“My wish came true!” said Jeanie Reed, her eyes glued to the kitchen window. For the first time in her little life, she watched as white flakes amassed in fluffy piles all over the yard. “Mom, we’re gonna have a white Christmas!” But Mom didn’t listen; she was busy watching the weatherman on television scratch his head.

“Go get some logs from the shed,” she said. She blew her nose into a tissue. “I sure hope your father gets home safe.”

And then the freeze hit.


Germaine Roberts, the donation Santa in front of the Goodwill on Elmer, was caught outside when the automatic doors to the store froze shut. Employees and customers of the store watched him shudder and claw at the entrance. In one tough tug, his hands ripped off at the wrist, fell to the ground, and shattered. He opened his mouth to scream and the cold shot down his throat like liquid nitrogen. His heart stopped immediately. The store folk strained to watch as he fell backward, but the ice on the windows obscured their view. They could only hear a series of cracks like wet wood roasting on a campfire.

The Rowdy Rangers over at the Ambersaw High School football field were in the process of giving Coach Grant a Gatorade shower when the cold washed over. The yellow liquid sharpened into a guillotine as they threw the bucket forward and launched the blade directly into the back of his neck. His head pitched onto the grass and started turning black, the frostbite sprinting up his face. Some of the teens made it to the locker room. Most shriveled into human prunes around the goalpost.

Commuters crossing the 305 bridge didn’t stand a chance. They watched as the cold blew in from the south and crystallized on the road. In a frozen moment, Rose Franklin’s minivan was bisected by the frost. Despite her brake attempts, she slid headlong into a line of bumpers. Sweat collected on the steering wheel froze and burst like buckshot at the ejection of the airbag. It whistled through her head, through the headrest, and through the roof of her van. She was gone before the cold poured in.

Outside, an eagle fell from flight and shattered like porcelain on the hood of a Prius.


Jeanie Reed had her palms to the glass when it froze. She yanked her hands away and tucked them into her armpits. “Mom, it’s so cold that it’s hot!” she said.

“Quiet, honey.” Mom kept her eyes glued to the wooden set. On it, something terrible was happening.

Even though the feed operators tried to switch it back to the station in time, the fleeting image of man-on-the-street correspondent Kevin Garcia’s face peeling off was enough to make Mom turn off the TV. She looked away from her daughter while she held back tears. She grabbed the pink telephone off the wall, dialed her husband’s office, and brought it as close to the master bedroom as the cord would allow.

Jeanie gazed at the dark reflection in the set’s curved black glass while her mother asked things she couldn’t make out. Just that they were questions. After a minute or two, she came back into the room, turned the gas knob in the fireplace, and tossed in a lit match.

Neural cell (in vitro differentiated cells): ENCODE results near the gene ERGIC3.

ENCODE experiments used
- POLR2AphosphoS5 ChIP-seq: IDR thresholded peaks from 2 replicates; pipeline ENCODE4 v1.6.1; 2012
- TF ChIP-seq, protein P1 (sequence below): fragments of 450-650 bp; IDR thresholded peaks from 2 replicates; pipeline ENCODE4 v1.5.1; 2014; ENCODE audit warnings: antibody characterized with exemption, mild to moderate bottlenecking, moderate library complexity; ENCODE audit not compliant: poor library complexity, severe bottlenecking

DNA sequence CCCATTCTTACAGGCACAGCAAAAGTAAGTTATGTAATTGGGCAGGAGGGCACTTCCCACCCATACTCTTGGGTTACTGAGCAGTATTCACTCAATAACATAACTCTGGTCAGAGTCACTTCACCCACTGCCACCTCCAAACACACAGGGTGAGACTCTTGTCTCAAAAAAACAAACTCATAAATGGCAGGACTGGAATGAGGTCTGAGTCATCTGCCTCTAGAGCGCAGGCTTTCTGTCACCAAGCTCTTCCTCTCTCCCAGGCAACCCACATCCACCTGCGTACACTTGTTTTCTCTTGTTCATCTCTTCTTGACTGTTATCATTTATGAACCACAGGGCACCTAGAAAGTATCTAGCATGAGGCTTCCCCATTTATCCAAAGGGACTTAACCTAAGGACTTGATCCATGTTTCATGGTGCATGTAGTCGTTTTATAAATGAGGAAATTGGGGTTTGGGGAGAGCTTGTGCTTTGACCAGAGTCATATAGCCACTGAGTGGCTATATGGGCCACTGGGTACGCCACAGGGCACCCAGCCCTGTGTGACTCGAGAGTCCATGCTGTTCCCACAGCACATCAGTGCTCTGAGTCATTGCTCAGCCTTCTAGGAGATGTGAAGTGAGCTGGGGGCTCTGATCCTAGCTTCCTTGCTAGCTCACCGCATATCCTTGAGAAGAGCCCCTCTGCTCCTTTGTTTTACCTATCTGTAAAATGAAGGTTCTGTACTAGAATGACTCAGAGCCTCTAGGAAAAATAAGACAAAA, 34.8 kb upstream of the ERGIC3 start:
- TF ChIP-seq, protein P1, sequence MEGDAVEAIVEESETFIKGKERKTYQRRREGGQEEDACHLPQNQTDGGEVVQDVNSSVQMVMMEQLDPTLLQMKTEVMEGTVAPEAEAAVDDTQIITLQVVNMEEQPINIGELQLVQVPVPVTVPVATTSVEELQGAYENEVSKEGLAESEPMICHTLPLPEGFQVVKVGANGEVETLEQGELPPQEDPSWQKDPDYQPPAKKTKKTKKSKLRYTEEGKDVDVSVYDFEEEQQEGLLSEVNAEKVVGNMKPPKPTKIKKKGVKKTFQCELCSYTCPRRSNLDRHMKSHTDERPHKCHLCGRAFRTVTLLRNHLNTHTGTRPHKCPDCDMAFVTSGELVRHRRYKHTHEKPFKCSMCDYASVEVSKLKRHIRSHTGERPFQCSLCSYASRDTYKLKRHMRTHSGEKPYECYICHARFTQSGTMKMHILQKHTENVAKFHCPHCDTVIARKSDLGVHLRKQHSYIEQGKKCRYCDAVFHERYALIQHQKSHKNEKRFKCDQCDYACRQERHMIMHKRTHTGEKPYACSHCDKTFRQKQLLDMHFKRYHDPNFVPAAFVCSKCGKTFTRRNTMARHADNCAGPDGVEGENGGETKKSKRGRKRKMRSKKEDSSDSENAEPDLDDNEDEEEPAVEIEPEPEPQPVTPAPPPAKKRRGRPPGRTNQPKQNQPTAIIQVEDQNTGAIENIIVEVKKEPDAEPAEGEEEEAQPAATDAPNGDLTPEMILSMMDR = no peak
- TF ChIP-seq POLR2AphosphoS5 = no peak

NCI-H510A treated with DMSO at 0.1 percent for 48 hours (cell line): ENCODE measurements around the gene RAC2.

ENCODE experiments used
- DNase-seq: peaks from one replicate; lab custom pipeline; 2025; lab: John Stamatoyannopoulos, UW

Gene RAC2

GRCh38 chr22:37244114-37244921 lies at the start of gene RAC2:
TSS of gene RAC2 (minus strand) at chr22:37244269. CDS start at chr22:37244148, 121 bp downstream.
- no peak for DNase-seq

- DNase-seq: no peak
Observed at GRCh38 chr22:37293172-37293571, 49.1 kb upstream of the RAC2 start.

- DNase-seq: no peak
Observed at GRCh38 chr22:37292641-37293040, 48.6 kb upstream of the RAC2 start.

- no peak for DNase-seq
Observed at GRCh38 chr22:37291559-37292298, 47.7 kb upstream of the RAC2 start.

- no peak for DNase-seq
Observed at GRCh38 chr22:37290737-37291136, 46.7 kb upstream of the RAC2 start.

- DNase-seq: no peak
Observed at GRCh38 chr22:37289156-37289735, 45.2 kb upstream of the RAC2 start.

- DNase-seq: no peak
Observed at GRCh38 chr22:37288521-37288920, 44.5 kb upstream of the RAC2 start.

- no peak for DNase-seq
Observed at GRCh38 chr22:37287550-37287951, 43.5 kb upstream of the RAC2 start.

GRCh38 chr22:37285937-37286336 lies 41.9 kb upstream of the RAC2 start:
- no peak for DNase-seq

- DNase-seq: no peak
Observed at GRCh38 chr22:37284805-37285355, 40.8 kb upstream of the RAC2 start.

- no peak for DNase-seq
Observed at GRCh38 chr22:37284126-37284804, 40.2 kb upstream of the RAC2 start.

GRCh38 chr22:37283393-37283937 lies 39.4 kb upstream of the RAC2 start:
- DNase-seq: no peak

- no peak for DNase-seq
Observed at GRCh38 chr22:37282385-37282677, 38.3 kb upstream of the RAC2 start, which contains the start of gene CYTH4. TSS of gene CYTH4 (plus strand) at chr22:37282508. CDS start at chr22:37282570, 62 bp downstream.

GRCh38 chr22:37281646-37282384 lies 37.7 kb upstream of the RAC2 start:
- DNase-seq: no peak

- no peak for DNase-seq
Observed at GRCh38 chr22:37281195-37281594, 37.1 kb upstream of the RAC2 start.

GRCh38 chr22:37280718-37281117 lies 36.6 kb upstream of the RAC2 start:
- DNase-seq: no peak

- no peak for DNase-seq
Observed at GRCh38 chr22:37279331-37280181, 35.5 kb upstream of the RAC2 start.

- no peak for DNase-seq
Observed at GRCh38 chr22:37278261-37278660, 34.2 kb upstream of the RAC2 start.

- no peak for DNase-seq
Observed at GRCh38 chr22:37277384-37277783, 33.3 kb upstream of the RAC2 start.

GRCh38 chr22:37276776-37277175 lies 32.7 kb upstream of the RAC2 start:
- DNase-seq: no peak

“Your dad may come in late tonight, he needs to wait out the storm,” she said. “Do you want anything to eat?”

“I’m not hungry,” Jeanie said. She checked her hands. They were red, but okay.

“You sure?”


“Okay.” Mom sneezed, sought out a tissue. After, she lingered for a moment, pacing in a slow circle. She tapped the thermostat, walked through the house and made sure each window was shut, and then returned to the kitchen. Her fingernails danced around the rim of her mouth. “Well, I’m hungry,” she said. “I’m making soup. You can have some if you like.”

Jeanie crossed to the couch in the living room and sat on her hands. She stared into the fire, lost in the dance of the flames. After a while she said, “Does this mean Santa isn’t coming?”


“What do you mean, ‘no one’s coming’?” Maggie Decker, the power plant supervisor, said.

Mechanical cranking and grinding leaked through the thin walls of her small office on the plant floor. Across from her sat Gabriel Waters, her assistant and the only other worker at the plant who didn’t take off early.

“Just that,” he said. “The freeze is too deep. No one on the late shift can make it through.”

“Did you call the guys at Buckey’s?”

“Who do you think was first on the call list?”


“Snowed in like everyone else,” he said. “Mag, it’s just us tonight. We gotta wait it out.”

Maggie got up and walked to the window overlooking the interior of the plant. Turbines and transformers and boilers all operated under complete automation, managed only by a team watching computer monitors overrun with numerical data. Well, most nights. Tonight, it would just be them.

“I don’t need to tell you what happens if the system fails, do I?”

“Please, it’s tested below negative 300 degrees Fahrenheit. It would take — ”

“Nuclear war, I know. I’m just saying, now would not be a good time for the town to lose power.” Maggie sat back down at her desk. “I suggest you go back to your workstation. We need to be finding solutions to problems we don’t have yet.”

Gabriel nodded and turned to leave the room. “Should I make sure the doors are closed?”

Maggie didn’t look up from her computer. “Very funny,” she said.